26 January 2024
Prominent tech leaders have touted AI as more profound than fire or electricity, and as marking a “seismic moment” in the history of technology. The hype is reflected in the lofty valuations of AI companies. However, after the initial wow-factor, ChatGPT usage has plateaued, raising questions about the pace of adoption and areas of deep impact. Are we in an AI bubble? Could large language models end up as mere glorified stenographs? Or might public backlash arise if generative AI enables mass manipulation, blackmail and sophisticated cybercrime?
How fast is AI adoption?
Consumer product innovations integrating AI have been limited so far. At CES 2024, Samsung’s new personal assistant robot equipped with a built-in projector was a main attraction but was still at the prototype stage without a clear roadmap for commercialisation. There were some useful innovations aimed at vulnerable populations, such as smart wheelchairs and AI-powered assistive robots for those with mobility impairments. However, they appeal to niche markets. In entertainment, innovations like AI-generated artwork or an AI DJ system appeared gimmicky, not revolutionary. Promising were AI optimisations in automotive, such as a collision-avoidance platform using AI to detect dangerous driving or an AI-powered analysis to assess vehicle damage. But for those expecting LLMs to make technology human and provide magical consumer experiences around digital assistants, smarter search and creative tools, the CES may have been underwhelming. One week later, Samsung’s unveiling of its latest Galaxy S24 smartphone seemed appealing, with AI-native capabilities around real-time translation and visual search. But how actual usage of these features will develop remains to be seen.
Another reason for slow adoption may be accountability questions. AI contained in the virtual realm saw rapid adoption in areas like coding, creative content, office work, and marketing. However, liability and safety concerns may slow adoption when it can impact human lives physically. For example, who is responsible when an AI system contributes to a mistake in a medical surgery? Was the doctor negligent in applying the AI outside the expected parameters, or were there flaws in the initial design of the AI system? Causation may be difficult to establish conclusively, and there is no history of case law. Without visibility into how AI systems infer conclusions from massive datasets, there is a lack of understanding about failure modes.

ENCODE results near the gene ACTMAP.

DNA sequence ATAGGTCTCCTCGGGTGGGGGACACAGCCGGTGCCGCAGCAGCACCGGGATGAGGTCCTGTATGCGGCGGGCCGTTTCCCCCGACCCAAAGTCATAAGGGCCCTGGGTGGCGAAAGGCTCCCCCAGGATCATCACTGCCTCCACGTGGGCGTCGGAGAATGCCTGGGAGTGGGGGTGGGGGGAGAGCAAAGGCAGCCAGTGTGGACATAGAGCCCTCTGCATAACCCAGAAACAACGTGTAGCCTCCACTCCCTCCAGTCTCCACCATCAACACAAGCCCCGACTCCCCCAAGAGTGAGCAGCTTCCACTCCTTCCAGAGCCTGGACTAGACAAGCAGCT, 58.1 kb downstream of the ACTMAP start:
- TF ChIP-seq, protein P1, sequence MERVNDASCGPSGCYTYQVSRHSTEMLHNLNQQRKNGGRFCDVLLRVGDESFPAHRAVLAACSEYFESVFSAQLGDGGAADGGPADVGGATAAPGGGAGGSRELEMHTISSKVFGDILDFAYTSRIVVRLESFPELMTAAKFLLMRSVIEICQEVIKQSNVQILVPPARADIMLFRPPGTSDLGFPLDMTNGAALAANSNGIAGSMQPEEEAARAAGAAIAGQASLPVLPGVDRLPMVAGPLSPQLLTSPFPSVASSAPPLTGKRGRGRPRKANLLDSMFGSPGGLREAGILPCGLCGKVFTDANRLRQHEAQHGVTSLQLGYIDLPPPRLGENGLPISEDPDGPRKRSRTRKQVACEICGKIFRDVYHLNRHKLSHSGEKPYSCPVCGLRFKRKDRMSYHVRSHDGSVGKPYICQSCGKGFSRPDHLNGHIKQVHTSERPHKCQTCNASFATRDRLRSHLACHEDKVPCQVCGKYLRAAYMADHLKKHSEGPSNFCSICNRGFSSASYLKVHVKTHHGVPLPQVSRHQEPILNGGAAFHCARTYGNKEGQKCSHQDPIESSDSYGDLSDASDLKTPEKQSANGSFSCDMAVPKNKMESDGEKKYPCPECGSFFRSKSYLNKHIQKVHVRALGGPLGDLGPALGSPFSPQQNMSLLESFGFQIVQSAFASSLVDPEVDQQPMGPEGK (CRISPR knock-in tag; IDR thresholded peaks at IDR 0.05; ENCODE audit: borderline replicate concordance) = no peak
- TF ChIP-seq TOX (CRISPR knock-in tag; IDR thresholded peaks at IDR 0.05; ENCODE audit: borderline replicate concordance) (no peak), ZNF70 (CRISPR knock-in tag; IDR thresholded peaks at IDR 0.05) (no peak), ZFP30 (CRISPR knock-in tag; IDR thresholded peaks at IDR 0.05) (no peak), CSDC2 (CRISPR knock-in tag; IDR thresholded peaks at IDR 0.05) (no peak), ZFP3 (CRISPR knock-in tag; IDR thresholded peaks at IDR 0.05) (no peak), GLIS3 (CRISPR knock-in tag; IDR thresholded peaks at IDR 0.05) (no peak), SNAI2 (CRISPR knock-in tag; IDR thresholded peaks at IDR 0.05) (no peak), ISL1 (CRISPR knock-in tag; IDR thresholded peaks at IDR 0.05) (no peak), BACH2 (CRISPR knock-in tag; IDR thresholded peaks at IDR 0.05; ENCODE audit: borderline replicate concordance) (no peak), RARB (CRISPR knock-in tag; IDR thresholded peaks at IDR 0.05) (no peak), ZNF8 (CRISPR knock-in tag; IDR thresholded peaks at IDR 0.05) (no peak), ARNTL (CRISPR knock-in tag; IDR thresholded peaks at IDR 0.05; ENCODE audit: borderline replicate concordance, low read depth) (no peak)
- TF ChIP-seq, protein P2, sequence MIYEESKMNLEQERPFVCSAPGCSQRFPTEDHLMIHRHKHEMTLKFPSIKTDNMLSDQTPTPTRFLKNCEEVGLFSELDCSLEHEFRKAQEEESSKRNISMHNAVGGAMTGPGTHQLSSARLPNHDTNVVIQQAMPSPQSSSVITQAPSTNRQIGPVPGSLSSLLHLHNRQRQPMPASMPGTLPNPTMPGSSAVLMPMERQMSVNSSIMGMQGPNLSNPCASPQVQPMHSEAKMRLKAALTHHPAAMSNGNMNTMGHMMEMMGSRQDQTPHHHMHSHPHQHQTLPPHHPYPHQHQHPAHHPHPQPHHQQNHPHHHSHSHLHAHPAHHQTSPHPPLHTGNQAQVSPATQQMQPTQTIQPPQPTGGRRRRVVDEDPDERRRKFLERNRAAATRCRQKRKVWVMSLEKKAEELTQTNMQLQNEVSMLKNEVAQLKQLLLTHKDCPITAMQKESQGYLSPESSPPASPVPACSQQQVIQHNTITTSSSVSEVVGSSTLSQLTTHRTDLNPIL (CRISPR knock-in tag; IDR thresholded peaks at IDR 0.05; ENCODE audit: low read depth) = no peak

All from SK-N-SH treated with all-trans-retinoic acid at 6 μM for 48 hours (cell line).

The opportunity…and the danger
The hype around AI echoes the dot-com bubble in the early 2000s, where internet companies were assumed to hold massive profit potential. However, transformative technologies do not always guarantee lucrative consumer markets. AI may follow a similar pattern. The most significant monetisation opportunities could be in less visible B2B implementations that increase efficiency behind the scenes, such as in R&D for drug discovery, lights-out manufacturing, or risk management. Our recent conversations with IT services companies which deploy these technologies at scale confirm this view. AI is about to enter an innovation cycle similar to the development of the cloud fifteen years ago. Accenture confirms that only 10% are AI-ready. To reap the full benefits of the technology, companies should have an exploitable dataset, which implies all sorts of works, sometimes structural, to be achieved beforehand. This could prove a gold mine for Accenture and their competitors and a source of first mover advantage for the companies that already have leadership in IT.